The transformation of the calf's gut

The gastrointestinal tract of the calf in early life undergoes rapid structural and microbial changes and is intrinsically linked with the immunity and health of the animal. Calf nutrition plays a key role in keeping the calf’s gut healthy at all stages.

Trouw Nutrition

by Isabela Carvalho on 11.03.2021


In cow-calf beef systems, the weaning process is gradual and takes place over several weeks, with complete weaning occurring at six to nine months of age. This is very different to calf rearing operations, where calves are weaned at approximately 60 days of age (1). For these systems, improved weaning strategies are of great importance to economic success. Calf nutrition plays an important role here and optimising the diets for these young animals helps to increase post-weaning performance, while decreasing mortality and disease susceptibility at the same time.


From pre-ruminant to ruminant

During the first two weeks of life, calves are like monogastric animals, using the abomasum to digest colostrum, milk and/or milk replacer. The milk bypasses the rumen and directly enters the abomasum due to reflexive closure of the reticular groove.

During the transition from pre-ruminant to ruminant, the total volume of the rumen increases from 30 to 70% of the entire forestomach (2). Starter intake drives a rapid increase in ruminal fermentation stimulating ruminal papillae development as a result of production and absorption of volatile fatty acids (VFA’s). Forage intake promotes muscular development, expansion of rumen volume, rumination and saliva flow, with provision of free-choice forage being known to increase starter intake and performance (3) (read more about calf starter intake).


Gut health challenged

Although rumen development receives the bulk of the attention during the calf’s transition from pre-ruminant to ruminant, the lower gut (small intestine, cecum and colon) is also transformed during this time. After the first day of birth, the gut undergoes a “closure,” where large macromolecules, like immunoglobulins, are no longer able to be absorbed by the gut (4). This highlights the importance of providing colostrum soon after birth which, if successfully achieved within the first hour of life, accelerates the bacterial colonization of the small intestine (5). During weaning, the transition from milk to solid feed can increase gut permeability, compromising the integrity of the GIT making calves more susceptible to diseases, highlighting the importance of early life immuno-competence and colostrum.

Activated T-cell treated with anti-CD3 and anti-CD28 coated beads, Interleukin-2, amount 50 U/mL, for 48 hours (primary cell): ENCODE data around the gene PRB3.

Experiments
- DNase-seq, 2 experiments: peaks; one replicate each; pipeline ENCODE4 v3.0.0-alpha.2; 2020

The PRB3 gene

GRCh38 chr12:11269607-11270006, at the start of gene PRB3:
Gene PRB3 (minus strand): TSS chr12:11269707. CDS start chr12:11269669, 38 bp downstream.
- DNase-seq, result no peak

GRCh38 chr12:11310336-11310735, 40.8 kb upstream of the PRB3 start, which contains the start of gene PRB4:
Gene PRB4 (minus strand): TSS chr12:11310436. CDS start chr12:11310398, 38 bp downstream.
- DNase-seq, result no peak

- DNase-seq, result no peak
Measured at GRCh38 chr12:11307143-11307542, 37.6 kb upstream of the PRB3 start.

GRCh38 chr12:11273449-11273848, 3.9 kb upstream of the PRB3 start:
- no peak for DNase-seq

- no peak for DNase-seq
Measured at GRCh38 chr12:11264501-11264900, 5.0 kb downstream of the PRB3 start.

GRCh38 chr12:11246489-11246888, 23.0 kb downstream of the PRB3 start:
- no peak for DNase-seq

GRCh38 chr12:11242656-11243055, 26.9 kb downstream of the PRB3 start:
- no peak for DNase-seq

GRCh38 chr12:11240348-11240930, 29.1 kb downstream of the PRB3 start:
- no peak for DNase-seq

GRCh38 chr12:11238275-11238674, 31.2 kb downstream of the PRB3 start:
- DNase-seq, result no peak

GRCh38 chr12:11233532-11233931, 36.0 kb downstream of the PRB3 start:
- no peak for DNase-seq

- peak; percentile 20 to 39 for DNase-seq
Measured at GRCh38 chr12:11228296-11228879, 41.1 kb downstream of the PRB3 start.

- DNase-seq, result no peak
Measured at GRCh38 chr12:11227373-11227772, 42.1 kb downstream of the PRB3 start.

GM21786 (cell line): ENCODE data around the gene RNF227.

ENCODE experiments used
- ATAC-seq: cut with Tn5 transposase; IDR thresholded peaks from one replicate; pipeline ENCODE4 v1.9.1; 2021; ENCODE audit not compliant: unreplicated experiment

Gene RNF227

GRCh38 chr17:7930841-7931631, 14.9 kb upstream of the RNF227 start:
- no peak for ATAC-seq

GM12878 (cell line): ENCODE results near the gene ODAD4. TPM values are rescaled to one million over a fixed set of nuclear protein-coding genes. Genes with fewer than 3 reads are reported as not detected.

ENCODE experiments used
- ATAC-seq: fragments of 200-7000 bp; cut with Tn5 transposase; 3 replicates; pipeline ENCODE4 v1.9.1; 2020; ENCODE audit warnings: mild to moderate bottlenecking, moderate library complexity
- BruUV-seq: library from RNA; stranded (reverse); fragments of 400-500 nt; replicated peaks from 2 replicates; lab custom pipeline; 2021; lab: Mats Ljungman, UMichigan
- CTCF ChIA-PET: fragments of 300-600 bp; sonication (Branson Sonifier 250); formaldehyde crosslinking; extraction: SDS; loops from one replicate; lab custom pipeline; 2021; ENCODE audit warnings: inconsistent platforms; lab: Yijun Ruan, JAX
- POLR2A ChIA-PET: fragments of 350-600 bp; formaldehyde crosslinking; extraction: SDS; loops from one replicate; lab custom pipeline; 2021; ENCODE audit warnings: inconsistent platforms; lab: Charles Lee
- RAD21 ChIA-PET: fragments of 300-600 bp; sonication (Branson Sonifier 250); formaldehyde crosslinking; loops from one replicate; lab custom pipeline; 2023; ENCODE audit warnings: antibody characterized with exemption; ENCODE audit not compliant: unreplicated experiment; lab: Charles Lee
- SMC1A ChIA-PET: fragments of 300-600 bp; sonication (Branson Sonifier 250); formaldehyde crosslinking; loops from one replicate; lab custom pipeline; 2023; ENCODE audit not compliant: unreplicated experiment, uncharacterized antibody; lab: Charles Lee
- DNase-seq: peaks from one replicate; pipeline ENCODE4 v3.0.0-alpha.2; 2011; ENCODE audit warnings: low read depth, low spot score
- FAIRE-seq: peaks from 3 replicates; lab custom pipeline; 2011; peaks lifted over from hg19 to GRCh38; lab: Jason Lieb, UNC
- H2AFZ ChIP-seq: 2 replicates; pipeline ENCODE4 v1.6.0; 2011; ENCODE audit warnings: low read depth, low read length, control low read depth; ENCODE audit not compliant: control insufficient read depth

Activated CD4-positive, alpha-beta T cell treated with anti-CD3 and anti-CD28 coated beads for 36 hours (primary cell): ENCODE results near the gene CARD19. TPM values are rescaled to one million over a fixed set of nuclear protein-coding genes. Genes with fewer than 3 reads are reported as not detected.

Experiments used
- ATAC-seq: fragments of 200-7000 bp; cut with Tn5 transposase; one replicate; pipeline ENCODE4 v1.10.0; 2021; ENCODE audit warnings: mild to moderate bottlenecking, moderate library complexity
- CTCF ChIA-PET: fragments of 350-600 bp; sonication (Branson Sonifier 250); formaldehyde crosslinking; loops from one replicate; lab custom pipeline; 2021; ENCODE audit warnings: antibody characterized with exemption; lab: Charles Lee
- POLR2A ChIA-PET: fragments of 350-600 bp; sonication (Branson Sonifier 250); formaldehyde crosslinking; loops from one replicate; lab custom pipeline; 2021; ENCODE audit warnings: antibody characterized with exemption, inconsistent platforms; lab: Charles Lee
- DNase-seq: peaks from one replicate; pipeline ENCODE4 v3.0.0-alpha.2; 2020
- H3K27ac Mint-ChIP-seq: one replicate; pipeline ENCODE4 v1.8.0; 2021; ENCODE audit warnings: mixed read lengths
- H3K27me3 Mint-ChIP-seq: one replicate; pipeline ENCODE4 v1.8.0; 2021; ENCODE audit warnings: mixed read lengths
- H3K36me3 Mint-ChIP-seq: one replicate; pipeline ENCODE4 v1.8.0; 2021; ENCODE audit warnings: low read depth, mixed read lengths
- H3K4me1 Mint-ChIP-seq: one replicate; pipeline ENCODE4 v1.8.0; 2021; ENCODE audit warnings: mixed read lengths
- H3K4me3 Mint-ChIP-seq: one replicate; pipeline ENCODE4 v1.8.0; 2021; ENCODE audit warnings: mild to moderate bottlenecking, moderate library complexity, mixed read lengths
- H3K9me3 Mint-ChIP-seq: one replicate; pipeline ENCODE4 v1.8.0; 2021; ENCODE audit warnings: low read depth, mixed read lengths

Optimised nutrition is key

The GIT development has a clear and major impact on the digestive capabilities and immune competence of the growing calf with long lasting effects on performance and health. Despite great attention to the weaning phase, calves only become fully functional ruminants at 4 - 5 months of age. Best practices and optimised nutrition during the transition to a fully functional ruminant is extremely important in order to achieve resilient and efficient calves that perform at their best in the feedlots (or feed yards).



  1. Duff, G.C. and McMurphy, C.P., 2007. Feeding Holstein steers from start to finish. Veterinary Clinics of North America: Food Animal Practice, 23, pp.281-297.
  2. Imani, M., Mirzaei, M., Baghbanzadeh-Nobari, B.,Ghaffari, M.H., 2017. Effects of forage provision to dairy calves on growth performance and rumen fermentation: A meta-analysis and meta-regression. Journal of Dairy Science, 100, pp.1136-1150.
  3. Malmuthuge, N., Chen, Y., Liang, G., Goonewardene, L.A., 2015. Heat-treated colostrum feeding promotes beneficial bacteria colonization in the small intestine of neonatal calves. Journal of dairy science, 98, pp.8044-8053.
  4. Meale, S.J., Chaucheyras-Durand, F., Berends, H., Steele, M.A., 2017. From pre-to postweaning: Transformation of the young calf's gastrointestinal tract. Journal of Dairy Science, 100, pp.5984-5995.
  5. Warner, R.G., Flatt, W.P., Loosli, J.K., 1956. Ruminant nutrition, dietary factors influencing development of ruminant stomach. Journal of Agricultural and Food Chemistry, 4, pp.788-792.